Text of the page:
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Uncontrolled Disease Common in Patients Grappling With Myasthenia Gravis


A real-world study of 5 European countries shows frequent misdiagnoses/delays in diagnosis, acute hospitalizations, and quality-of-life impairments.

Many patients who have myasthenia gravis continue to experience symptoms and worsening of disease severity, which greatly affects their quality of life, according to a real-world observational study published in Orphanet Journal of Rare Diseases.1

Real-world studies are important to better understand the true nature of a disease because they complement the evidence on efficacy and safety obtained through randomized clinical trials, the authors wrote. They are particularly useful in rare diseases where patient populations for clinical trials are relatively small.

In the European Union, a rare disease is defined as one that affects no more than 1 in 2000 people.2

In this real-world study, more than 60% of patients with myasthenia gravis receiving conventional care remained moderately to severely symptomatic. Further, more than one-third required acute treatment, predominately for episodic disease exacerbations or myasthenic crises, highlighting the lack of disease control with current treatment regimens. A myasthenic crisis is characterized by worsening of muscle weakness, leading to respiratory failure.

“These data suggest there is a significant need for improved treatment options,” the authors said.

In addition, patients need a correct and expedited diagnosis. Participants in the new study waited nearly 11 months for an accurate diagnosis after the onset of symptoms.

The primary objective of the present study was to explore real-world insights into the management of myasthenia gravis from 5 European counties. Further, the investigators sought to confirm previous findings from the United States that people living with myasthenia gravis have chronically uncontrolled disease.

Myasthenia gravis is a chronic autoimmune disorder in which antibodies destroy neuromuscular connections, causing fluctuating but profound muscle weakness and fatigue. Common symptoms include drooping eyelids, double vision, weakness of arm or legs muscles, and problems with speaking, chewing, and swallowing. The disease can affect people of any age, but it is more frequently seen in younger women and older men.

A “point-in-time” survey was conducted in the United Kingdom from March to July 2020 and in France, Germany, Italy, and Spain from June to September 2020. A cohort of 144 physicians who treat myasthenia gravis (neurology, geriatrics, and primary care) completed online clinical data forms on 778 participants with a mean age of 54.0 years; 52.2% were female patients.

Patients (and caregivers) for whom a physician had submitted a patient record form were invited to provide their perspectives on quality of life, work productivity, and activity impairments by completing a questionnaire. The investigators received 226 patient- and 28 caregiver-completed forms. 

The data showed these findings:

  • Mean patient age at the onset of symptoms was 47.7 years; the overall mean age at the time of survey completion was 54.0 years.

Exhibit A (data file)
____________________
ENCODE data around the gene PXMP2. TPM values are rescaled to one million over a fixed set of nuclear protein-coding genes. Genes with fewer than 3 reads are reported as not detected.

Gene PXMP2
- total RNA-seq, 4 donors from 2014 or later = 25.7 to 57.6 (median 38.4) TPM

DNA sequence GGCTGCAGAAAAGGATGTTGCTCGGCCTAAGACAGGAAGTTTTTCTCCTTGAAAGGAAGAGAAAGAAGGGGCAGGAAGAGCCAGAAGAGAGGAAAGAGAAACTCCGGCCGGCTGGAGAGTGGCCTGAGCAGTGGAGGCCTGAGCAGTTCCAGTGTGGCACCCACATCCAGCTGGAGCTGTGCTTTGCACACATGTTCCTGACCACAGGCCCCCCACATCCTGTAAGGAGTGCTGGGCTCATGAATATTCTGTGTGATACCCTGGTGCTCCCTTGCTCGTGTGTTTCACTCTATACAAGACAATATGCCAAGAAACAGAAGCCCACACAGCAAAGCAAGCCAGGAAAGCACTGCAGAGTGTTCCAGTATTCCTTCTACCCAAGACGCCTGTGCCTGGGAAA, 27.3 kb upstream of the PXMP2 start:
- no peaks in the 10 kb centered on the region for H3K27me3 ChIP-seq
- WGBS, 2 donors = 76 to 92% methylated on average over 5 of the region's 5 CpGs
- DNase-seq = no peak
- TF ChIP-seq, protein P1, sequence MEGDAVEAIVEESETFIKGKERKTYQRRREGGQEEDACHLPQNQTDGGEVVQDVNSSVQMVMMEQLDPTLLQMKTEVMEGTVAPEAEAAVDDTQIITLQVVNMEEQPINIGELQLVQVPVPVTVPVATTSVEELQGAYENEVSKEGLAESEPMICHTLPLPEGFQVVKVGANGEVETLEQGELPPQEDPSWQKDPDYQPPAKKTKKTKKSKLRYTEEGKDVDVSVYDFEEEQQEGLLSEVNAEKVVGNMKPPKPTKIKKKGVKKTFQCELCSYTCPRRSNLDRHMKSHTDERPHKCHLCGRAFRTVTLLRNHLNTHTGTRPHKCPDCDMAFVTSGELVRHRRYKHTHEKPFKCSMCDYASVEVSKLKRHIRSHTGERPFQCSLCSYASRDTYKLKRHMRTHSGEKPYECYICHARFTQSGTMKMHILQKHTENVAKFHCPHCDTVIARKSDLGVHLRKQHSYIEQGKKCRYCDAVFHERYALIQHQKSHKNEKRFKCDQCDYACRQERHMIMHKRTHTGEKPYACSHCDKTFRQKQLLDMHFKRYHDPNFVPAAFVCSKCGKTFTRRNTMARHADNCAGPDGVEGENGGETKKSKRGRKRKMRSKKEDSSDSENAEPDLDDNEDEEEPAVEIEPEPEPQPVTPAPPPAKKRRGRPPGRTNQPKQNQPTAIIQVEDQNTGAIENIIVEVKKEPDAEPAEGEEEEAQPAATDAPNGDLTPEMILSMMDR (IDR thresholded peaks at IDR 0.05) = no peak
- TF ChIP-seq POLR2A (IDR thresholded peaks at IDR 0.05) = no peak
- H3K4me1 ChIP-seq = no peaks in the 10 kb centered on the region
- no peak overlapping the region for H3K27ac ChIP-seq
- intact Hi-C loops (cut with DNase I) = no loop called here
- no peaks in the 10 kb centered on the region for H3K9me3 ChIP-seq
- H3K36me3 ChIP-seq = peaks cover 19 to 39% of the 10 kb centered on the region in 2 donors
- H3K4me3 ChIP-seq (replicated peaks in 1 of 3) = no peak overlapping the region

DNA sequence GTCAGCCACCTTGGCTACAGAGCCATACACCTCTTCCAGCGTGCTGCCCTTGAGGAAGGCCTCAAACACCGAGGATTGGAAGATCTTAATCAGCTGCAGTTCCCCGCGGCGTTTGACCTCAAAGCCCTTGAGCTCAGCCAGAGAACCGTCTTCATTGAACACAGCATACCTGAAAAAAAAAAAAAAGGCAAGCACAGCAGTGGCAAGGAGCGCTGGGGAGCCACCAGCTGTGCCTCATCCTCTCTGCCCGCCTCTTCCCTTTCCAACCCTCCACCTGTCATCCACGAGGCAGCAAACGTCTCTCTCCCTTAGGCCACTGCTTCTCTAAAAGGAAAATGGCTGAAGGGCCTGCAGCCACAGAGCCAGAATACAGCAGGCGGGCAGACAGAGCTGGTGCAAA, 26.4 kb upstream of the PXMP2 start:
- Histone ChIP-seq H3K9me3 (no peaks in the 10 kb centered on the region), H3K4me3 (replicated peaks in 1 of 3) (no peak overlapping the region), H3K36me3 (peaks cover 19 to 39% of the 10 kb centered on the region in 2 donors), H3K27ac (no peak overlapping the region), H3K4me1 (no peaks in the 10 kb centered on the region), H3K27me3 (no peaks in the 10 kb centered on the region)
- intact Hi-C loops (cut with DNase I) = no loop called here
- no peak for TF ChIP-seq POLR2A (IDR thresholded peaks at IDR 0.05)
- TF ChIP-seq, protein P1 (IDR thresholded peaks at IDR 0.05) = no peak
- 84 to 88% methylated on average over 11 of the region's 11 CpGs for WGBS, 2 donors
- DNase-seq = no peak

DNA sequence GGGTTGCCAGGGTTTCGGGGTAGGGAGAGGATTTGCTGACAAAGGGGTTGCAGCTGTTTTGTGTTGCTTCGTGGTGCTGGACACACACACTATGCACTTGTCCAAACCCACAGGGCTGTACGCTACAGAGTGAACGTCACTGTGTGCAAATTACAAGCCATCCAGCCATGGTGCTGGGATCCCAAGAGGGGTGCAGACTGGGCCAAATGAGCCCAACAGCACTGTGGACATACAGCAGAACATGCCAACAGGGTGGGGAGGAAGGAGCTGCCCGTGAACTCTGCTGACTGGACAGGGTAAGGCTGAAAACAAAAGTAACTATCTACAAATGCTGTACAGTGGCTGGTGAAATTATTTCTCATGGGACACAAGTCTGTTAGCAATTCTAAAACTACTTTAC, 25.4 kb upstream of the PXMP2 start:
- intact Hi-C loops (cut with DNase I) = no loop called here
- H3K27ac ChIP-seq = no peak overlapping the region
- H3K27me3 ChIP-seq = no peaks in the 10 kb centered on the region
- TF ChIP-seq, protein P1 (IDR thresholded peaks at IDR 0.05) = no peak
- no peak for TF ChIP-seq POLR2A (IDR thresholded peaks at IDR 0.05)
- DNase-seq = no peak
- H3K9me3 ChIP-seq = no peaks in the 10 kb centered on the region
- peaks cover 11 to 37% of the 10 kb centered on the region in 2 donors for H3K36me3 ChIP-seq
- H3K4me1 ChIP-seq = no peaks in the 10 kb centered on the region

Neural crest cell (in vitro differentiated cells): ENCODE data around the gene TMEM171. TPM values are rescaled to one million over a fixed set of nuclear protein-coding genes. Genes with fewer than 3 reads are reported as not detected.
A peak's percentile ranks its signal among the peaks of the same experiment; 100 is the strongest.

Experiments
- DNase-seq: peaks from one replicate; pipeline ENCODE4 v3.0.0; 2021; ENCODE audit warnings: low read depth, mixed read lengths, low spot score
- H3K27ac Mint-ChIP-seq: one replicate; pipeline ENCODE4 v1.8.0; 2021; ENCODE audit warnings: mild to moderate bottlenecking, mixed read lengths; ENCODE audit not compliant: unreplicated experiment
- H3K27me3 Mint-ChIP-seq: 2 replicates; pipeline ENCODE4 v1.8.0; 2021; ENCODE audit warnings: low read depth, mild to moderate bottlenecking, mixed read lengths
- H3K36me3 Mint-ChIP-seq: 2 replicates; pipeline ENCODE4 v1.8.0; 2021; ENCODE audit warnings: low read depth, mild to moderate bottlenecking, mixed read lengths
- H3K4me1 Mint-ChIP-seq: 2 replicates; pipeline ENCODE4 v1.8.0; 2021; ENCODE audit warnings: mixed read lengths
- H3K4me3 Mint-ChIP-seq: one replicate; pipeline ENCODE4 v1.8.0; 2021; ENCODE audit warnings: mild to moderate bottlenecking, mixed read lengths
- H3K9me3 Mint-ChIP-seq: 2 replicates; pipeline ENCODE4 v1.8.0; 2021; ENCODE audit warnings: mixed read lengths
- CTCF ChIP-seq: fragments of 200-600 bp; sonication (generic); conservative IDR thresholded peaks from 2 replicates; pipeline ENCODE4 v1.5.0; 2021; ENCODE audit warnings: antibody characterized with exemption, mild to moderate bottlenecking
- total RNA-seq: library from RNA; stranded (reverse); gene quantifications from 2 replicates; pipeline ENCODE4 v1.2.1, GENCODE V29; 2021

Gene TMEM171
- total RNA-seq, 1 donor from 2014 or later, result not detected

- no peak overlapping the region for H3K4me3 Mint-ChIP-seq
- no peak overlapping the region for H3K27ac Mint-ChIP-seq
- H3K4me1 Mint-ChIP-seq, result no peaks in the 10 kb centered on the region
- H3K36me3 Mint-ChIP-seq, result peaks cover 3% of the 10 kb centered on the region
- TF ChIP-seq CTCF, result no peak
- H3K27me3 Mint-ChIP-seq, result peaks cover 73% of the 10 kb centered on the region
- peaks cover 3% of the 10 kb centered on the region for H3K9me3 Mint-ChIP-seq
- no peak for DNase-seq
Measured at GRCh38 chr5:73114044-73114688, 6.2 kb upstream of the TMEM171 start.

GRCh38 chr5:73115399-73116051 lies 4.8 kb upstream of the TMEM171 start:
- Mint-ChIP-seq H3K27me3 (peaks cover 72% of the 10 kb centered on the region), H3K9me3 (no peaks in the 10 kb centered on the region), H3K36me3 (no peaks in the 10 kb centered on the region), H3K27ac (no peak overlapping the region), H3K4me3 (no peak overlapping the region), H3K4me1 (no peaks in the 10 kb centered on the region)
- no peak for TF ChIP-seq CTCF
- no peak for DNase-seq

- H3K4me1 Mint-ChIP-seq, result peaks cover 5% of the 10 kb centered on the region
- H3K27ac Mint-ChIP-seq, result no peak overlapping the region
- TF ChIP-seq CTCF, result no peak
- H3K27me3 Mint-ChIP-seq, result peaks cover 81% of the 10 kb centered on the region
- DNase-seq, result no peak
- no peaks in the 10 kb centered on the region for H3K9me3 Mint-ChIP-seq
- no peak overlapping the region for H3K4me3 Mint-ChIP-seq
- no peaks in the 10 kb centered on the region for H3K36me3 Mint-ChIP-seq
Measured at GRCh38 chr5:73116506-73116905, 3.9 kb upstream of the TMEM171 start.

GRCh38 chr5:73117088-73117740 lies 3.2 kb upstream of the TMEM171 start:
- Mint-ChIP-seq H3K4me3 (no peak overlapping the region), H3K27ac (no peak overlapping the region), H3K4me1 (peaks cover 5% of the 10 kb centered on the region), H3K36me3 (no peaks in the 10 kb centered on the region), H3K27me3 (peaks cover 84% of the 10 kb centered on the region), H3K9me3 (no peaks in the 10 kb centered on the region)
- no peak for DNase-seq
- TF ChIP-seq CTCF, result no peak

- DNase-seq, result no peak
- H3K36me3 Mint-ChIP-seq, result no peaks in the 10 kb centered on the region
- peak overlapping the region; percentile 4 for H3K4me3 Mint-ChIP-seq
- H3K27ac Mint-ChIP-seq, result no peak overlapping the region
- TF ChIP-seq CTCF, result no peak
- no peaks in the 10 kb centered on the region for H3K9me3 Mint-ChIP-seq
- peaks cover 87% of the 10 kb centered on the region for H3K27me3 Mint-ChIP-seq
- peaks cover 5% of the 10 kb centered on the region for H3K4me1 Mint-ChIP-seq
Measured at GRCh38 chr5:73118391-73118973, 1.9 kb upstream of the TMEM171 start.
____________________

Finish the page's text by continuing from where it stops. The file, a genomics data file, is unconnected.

• The mean time from symptom onset to diagnosis was 332.4 days (10.97 months)
  • Although 96% of patients received treatment, the mean number of myasthenic-related symptoms per patient remained at 5 from the time of diagnosis to the time of the survey
  • Despite current treatment, two-thirds of participants remained moderately to severely symptomatic
  • Antidepressants/other psychological medications were the most reported comedications in Spain, Italy, and France, and the second most reported comedication in the United Kingdom
  • Approximately a quarter of patients were hospitalized for acute (rescue) treatment of myasthenia gravis during the previous 12 months, with half admitted via the emergency department and 11.2 % admitted to the intensive care unit
  • Patient-reported data revealed worktime missed, work impairments, and activity impairment of 16% to 42%, suggesting a “moderate reduction on patients’ quality of life”

Importantly, 24.3% of patients across all countries had received an incorrect diagnosis. Chronic fatigue syndrome was the most common misdiagnosis in 4 of the 5 countries.

Diagnosing physicians were neurologists for most (80.8%) patients, but this varied considerably between countries. Notably, almost 40% of patients in Germany and close to 20% in Spain and in France received their diagnosis from a clinician who was not a neurologist, including general practitioners, ophthalmologists, internists, and geriatricians.

Overall, the European survey confirmed findings from the United States that a significant number of people living with myasthenia gravis have chronically uncontrolled disease, the authors concluded. Further, the study highlighted the need for additional education of providers, other than neurologists, on identifying signs and symptoms of myasthenia gravis, expediting referrals to a specialist, they added.

“Even when their myasthenia gravis is diagnosed in a timely manner, many patients continue to experience symptoms and worsening of disease severity,” they said. “There remains a need for additional therapies to address the unmet need in patients with myasthenia gravis.”


1. Milada M, Bozorg A, DeCourcy J, et al. Physician- and patient-reported perspectives on myasthenia gravis in Europe: a real-world survey. Orphanet J Rare Dis. Published online June 29,2023. doi:10.1186/s13023-023-02727-0

2. Rare diseases. European Commission. Accessed July 13, 2023. https://research-and-innovation.ec.europa.eu/research-area/health/rare-diseases_en#:~:text=EU%20research%20on%20rare%20diseases,million%20people%20in%20the%20EU

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